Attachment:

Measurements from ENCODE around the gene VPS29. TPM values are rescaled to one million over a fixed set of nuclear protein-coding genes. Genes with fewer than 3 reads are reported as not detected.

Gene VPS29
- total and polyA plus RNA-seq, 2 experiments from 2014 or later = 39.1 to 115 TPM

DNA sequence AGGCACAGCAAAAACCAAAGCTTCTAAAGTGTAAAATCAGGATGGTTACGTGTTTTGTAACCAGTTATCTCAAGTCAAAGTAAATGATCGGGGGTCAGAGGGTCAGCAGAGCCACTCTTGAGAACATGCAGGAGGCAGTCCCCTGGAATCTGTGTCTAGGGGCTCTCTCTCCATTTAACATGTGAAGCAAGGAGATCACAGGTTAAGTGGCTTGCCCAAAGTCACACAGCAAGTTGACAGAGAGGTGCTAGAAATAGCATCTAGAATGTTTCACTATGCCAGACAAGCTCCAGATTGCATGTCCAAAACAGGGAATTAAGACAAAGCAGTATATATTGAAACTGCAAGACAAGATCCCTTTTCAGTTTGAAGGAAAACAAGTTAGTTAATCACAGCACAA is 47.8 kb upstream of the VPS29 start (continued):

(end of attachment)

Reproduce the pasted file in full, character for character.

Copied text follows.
Measurements from ENCODE around the gene VPS29. TPM values are rescaled to one million over a fixed set of nuclear protein-coding genes. Genes with fewer than 3 reads are reported as not detected.

Gene VPS29
- total and polyA plus RNA-seq, 2 experiments from 2014 or later = 39.1 to 115 TPM

DNA sequence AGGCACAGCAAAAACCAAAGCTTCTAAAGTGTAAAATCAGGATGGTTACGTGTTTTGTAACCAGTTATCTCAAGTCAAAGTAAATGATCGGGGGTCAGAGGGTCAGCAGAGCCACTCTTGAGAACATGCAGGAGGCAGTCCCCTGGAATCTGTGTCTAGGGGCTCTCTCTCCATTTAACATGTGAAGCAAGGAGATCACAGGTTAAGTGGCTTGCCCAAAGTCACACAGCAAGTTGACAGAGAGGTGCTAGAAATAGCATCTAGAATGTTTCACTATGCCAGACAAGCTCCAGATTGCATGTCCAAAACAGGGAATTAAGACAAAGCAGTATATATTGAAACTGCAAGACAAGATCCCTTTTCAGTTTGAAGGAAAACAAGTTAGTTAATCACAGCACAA is 47.8 kb upstream of the VPS29 start (continued):